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Tmall Digital Marketing: Forever 21 succeeds, ASOS closes Tmall store

April 21, 2017 |   Nicolas Chu

Understanding the Tmall ecosystem is the first step to launching a successful online store in China. But building a sustainable eCommerce presence is not just about using the right tools on Tmall, it’s applying them in the context of a dedicated China digital marketing strategy and integrating them with the digital channels on and off Tmall such as WeChat platform that makes all the difference to reaching Chinese consumers. Let’s take a look at two well-known fashion brands to illustrate the importance of Tmall digital marketing. 



Asos is a well-known online-only clothing retailer. Founded in 2000 in the UK, it now has offices in Germany, France, the US, Spain Italy and Australia, carrying 850 brands. 2016 was noted as a record year for Asos, reporting 26% growth and seeing record sales of GBP 1.4 billion (AUD 2.3 billion). However, this record year wasn’t without a low point. In May 2016, Asos announced that it was pulling the plug on its Tmall store, the loss projected at GBP 8.6 million (AUD 14.7 million).

The Chinese brand and product strategy

On the surface the foray into the Chinese market seemed promising — there is a demand for European fashion, the business is very connected to its core customers in other territories and they are renowned for leading the way in online and mobile customer experience. The problem was that Asos didn’t do enough research to develop the right strategy for their Chinese target market. Not only did they offer a fraction of their collection, (out of 80,000 pieces they offered a mere 6,000 items) but the things that they did offer were mainly accessories rather than clothing, making it hard to compete with local vendors. Because the clothing was so limited, Chinese consumers were wondering on Chinese social media whether they were just getting the old discarded stock.


Asos made a decision to make their clothing dearer on Tmall. However, in the eye of Chinese consumers, the brand wasn’t premium enough to justify the higher price point and couldn’t compete with other international brands of a similar standing (such as Zara).

Engaging with customers

Weibo and WeChat platforms have very different functions and capabilities to Western social media platforms. Instead of working to gain an understanding of how they work, the UK team insisted on applying their normal strategy to the Chinese market, with less-than-stellar results. As one person working at Asos at the time recounts:

‘The problem from the start was that Asos relied on people, strategies and measurement metrics for their marketing that worked in the UK but had very little application in China. I know because I’ve spent time in China, met with the top marketing agencies in China and listened to just how different the marketing landscape is there. But Asos, and the people they employed from the UK thought they knew best, thought the local agencies weren’t operating at their level and working to the same rules that they applied in the UK. For example, it was trumpeted as a big success when Asos reached 100,000 followers on the Chinese social network Weibo but it later transpired that most of these followers were from ‘zombie’ accounts and weren’t genuine, active followers.’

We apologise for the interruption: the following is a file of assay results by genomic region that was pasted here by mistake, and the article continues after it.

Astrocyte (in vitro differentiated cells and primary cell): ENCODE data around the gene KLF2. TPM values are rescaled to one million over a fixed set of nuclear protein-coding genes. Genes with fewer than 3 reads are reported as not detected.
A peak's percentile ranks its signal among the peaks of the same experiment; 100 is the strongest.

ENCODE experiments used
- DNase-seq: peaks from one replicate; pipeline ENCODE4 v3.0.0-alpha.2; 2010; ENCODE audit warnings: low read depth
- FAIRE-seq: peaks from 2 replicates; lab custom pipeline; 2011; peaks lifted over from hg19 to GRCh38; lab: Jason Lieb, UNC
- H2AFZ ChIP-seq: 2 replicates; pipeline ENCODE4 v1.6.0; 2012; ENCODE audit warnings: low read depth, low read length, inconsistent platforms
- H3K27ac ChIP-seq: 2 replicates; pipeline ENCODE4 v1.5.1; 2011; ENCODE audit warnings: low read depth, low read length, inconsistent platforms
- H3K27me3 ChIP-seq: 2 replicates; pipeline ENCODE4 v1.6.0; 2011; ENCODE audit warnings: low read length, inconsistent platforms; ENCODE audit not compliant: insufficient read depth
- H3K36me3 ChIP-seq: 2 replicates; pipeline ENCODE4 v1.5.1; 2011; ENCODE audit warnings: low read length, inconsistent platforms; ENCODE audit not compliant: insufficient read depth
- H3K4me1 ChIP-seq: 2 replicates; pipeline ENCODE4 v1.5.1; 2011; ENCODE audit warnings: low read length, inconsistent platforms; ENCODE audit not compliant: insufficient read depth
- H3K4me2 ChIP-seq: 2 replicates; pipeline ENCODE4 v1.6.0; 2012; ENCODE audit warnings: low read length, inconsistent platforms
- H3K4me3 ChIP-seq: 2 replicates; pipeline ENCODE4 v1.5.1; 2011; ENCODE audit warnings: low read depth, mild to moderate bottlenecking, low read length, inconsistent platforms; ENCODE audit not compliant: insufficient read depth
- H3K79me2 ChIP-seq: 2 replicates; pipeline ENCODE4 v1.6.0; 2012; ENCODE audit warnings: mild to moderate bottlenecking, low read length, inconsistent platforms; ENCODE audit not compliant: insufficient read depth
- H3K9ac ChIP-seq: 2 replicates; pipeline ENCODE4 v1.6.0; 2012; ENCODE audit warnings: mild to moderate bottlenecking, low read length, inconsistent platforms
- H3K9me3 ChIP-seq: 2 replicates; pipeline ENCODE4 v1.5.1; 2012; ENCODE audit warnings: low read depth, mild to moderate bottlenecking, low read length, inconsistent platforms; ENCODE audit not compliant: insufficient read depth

Forever 21


Forever 21 started as a small bricks-and-mortar store in California. It specialises in cheap fashion and accessories and has grown to encompass over 600 stores in America, the Middle East and the UK. Forever 21 launched their Tmall store in 2011 alongside its official China website and ahead of opening flagship bricks-and-mortar stores in Beijing and Shanghai. It’s now considered as one of the most successful international brands in Chinese eCommerce.

The Chinese brand and product strategy

Forever 21 researching the Chinese market and developing their strategy before launching their Tmall store. Being a nimble low-priced fashion chain, it prides itself on constantly changing up its lines, delivering hundred of options each day at competitive price points. Forever 21 held on to this brand promise in the Chinese market. They made sure that their merchandise could keep up with the demand for modern, affordable fashion. Each week, Forever 21 will add 50-60 new items for purchase.


Forever 21 ensure that their prices are lower than their competitors and consistently run special promotions. For example they offer a daily 21% discount and work closely with Tmall to come up with other compelling offers. They also offer free shipping on orders over US$30.

Engaging with Customers

Forever 21 used social media like Weibo and WeChat platforms to engage with prospective customers, building interest by posting content that wasn’t necessarily related to their lines, but spark the interest of their target audience. For instance, one of the most popular posts to date is about the best places to visit in Shanghai. This strategy succeeded in creating a follower base that is highly loyal to the brand. Their growth has been such that in addition to their 2 flagship stores in Beijing and Shanghai, they have expanded to 10 more stores in Wuxi, Hangzhou, Wuhan, Chongqing and Shenzhen.

As these two examples highlight, launching a successful Tmall Global store depends on market research, a localised brand strategy and value proposition, building relationships with the right partners to fill gaps in the understanding of the Chinese eCommerce and Chinese digital marketing, as well as a comprehensive and consistent promotional strategy. 

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